Intergenerational Learning at Dublin City University: Introducing Older Learners to Technology

Trudy Corrigan, Carmel Conroy, Marian Flanagan, Joan Flood, Cathy Fowley, Joan McGrane, Gerry McNamara, Conor Sullivan,

Dublin City University

The term “intergenerational learning” is used to refer to activities or programmes which “increase cooperation, interaction and exchange between people of different generations (enabling them to) share their talents and resources and support each other in relationships that benefit both the individual and their community” (Generations United, 2006:1).  Older people, defined usually as aged sixty plus, have been mostly neglected in the literature on lifelong learning. No in-depth research has been undertaken to evaluate the specific needs or to contextualise the benefits of lifelong learning for older people in Ireland today. In addition older and younger people are rarely invited to meet together to share their academic knowledge and lived experience in a teaching and learning environment on a third level campus.
Dublin City University’s (DCU) Enhancement of Learning Strategy aims to position DCU as one of the leading universities internationally in relation to educational innovation. It focuses on enhancing the learning experience for all students: undergraduate and postgraduate, full-time and part-time, school leavers and mature, Irish and international. An educational and innovative opportunity in the form of a pilot study was created to embrace this strategy by bringing together older people and younger learners. The pilot study is called the DCU Intergenerational Learning Project (ILP). This pilot study (2008-2010) was embarked on as part of a doctoral study in the Education Studies Department at DCU, to highlight the importance of the introduction and development of intergenerational programmes at third level, and to summarise key issues so as to underpin future research and policy development in this area for the future. The DCU ILP has attracted over 100 older people and 100 volunteer DCU students, who participate on Saturday mornings between 10.00am and 1.00pm in DCU. The project offers introductory modules in communications, science, creative writing and computers. There has been a huge positive response to the Introduction to Computers module, which aims to enable the older learners to become actively involved in the knowledge society.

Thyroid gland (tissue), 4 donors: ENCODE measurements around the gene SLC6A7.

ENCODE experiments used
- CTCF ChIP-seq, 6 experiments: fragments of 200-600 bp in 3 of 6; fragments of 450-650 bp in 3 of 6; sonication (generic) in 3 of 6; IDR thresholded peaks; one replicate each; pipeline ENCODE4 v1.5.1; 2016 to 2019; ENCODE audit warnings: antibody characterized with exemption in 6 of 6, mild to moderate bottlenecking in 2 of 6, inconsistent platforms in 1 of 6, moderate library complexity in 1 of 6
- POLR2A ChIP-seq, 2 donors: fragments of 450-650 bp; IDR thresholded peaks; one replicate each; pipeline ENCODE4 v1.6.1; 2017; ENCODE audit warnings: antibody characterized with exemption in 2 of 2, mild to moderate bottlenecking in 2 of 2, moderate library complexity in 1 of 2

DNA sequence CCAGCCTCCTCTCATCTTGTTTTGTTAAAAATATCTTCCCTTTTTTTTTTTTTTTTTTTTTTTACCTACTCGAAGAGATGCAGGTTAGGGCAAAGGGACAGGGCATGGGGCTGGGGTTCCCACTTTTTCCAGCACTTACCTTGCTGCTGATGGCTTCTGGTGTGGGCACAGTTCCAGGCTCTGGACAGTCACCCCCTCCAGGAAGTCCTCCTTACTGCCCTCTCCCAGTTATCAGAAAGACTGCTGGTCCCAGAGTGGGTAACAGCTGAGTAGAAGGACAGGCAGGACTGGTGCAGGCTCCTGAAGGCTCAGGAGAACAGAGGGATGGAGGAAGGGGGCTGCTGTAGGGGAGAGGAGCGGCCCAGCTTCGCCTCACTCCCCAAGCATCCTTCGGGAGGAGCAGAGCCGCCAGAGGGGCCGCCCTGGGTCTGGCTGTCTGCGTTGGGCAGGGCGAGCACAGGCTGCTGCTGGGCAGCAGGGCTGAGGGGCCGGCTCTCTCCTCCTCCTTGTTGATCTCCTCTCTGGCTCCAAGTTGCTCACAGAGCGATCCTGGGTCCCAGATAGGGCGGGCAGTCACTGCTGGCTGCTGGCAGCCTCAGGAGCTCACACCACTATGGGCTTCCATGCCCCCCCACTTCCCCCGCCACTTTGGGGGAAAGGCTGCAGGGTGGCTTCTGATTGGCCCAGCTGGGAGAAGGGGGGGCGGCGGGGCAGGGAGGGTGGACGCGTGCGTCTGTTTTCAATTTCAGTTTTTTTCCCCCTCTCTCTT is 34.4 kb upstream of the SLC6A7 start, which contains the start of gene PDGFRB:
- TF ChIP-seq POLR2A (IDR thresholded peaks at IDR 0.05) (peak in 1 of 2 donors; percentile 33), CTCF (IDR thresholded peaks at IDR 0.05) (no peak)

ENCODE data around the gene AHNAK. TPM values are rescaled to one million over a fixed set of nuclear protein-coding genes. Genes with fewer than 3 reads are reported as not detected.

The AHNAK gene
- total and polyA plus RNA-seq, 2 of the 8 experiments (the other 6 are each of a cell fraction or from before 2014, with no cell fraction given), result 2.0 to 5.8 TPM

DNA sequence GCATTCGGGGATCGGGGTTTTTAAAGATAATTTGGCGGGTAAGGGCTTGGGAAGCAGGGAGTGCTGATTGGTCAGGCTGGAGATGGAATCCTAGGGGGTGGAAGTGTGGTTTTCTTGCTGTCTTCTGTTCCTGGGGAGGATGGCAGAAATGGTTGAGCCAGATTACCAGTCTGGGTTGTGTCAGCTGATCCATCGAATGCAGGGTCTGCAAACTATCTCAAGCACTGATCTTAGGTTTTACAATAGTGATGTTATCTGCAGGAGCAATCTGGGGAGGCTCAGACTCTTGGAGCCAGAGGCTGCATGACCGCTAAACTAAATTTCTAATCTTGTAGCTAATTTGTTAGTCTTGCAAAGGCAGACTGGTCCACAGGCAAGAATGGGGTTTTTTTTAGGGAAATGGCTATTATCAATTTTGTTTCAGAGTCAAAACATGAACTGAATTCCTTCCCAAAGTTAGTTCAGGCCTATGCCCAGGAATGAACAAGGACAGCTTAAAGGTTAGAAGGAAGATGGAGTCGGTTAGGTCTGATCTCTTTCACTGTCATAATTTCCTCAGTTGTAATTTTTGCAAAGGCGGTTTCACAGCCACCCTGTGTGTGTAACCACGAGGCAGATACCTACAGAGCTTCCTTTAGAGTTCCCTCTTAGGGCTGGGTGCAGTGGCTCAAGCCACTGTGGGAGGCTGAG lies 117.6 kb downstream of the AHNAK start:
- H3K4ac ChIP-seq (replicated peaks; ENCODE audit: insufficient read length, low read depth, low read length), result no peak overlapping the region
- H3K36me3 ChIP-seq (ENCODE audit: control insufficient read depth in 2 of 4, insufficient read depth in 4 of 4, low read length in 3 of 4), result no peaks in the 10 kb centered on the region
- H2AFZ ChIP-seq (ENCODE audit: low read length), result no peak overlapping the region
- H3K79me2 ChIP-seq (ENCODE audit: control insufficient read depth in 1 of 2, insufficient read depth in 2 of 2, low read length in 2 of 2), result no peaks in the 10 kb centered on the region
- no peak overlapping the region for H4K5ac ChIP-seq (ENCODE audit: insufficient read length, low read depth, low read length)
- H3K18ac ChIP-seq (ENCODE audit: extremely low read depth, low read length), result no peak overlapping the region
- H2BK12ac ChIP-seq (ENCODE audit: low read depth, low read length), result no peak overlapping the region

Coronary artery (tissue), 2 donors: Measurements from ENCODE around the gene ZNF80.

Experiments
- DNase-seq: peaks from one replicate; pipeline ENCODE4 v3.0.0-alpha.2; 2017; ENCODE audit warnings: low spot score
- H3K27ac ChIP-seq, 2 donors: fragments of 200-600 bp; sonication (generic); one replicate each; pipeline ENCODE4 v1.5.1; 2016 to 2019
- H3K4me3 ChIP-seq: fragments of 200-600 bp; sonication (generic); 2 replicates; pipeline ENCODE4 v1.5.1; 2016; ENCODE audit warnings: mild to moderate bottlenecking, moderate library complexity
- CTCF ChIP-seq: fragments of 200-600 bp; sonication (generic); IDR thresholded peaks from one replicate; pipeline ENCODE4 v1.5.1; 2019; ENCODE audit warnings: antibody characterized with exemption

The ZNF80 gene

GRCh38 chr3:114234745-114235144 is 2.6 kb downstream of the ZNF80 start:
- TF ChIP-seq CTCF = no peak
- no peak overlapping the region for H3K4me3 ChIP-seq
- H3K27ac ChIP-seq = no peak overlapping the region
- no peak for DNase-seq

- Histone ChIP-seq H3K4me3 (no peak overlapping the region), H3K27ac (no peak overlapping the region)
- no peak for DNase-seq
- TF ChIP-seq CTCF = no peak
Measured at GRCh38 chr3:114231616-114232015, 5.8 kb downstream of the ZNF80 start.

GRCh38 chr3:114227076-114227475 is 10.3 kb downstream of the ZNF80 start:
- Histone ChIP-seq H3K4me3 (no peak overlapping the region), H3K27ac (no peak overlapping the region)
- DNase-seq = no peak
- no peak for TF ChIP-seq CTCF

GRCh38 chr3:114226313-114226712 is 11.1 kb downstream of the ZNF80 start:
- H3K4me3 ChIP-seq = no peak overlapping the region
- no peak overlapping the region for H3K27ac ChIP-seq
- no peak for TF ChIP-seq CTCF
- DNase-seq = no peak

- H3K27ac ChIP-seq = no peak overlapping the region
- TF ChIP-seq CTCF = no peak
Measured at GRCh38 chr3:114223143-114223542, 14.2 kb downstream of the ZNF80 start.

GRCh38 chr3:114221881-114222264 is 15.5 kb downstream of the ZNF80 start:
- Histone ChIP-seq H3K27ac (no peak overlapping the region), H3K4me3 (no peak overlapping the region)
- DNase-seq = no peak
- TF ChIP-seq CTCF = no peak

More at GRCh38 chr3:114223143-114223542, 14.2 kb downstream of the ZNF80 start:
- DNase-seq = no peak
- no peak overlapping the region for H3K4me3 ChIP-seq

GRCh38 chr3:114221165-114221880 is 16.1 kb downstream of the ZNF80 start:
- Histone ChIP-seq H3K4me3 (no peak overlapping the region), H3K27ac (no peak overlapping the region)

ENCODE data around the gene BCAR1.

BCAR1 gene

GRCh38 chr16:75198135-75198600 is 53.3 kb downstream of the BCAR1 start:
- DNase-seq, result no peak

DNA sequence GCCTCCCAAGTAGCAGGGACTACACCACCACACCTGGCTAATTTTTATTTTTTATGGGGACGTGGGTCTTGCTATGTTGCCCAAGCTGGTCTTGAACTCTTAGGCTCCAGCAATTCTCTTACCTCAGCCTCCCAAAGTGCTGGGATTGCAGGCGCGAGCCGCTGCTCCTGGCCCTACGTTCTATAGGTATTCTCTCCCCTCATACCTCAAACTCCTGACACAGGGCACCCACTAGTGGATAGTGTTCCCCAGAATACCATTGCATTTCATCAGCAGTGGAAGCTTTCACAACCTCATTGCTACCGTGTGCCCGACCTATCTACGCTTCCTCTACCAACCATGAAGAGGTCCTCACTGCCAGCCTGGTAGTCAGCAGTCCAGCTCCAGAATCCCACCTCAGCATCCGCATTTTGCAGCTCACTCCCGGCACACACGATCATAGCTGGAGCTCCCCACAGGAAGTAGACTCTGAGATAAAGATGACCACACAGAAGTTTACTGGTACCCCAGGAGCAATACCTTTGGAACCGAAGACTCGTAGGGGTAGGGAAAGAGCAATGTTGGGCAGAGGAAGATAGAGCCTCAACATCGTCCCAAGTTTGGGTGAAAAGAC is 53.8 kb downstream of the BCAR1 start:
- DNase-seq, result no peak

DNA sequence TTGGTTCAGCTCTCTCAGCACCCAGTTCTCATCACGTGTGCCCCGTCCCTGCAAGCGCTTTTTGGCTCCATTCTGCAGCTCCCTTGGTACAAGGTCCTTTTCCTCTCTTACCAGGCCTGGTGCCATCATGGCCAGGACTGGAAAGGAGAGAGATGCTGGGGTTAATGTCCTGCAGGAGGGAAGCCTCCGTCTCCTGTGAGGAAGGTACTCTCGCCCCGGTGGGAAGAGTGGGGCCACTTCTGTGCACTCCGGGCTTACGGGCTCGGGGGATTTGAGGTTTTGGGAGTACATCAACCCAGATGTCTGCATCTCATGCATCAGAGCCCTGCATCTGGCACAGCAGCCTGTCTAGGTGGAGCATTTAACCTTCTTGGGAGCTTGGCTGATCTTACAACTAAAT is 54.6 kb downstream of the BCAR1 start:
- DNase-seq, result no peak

In this paper we report on the research findings to date. These include testimonials from the older learners on the IT skills they have acquired, and feedback from the younger student volunteers on facilitating the older learners in acquiring these skills. The findings illustrate the need for this project to be sustained and developed in the future. We discuss the idea of developing a Centre for Intergenerational Learning in Dublin City University whereby older people (aged 60 plus) have the opportunity to meet with and learn with third level students in a teaching and learning environment that is beneficial to both generations. The aim would be to integrate technology into various modules, which would give the older learners a taste of third-level education. This is to enhance the teaching and learning opportunities of both generations so as to provide a teaching and learning forum that addresses the intellectual, emotional, social, economic and educational needs and interests of both groups of learners.

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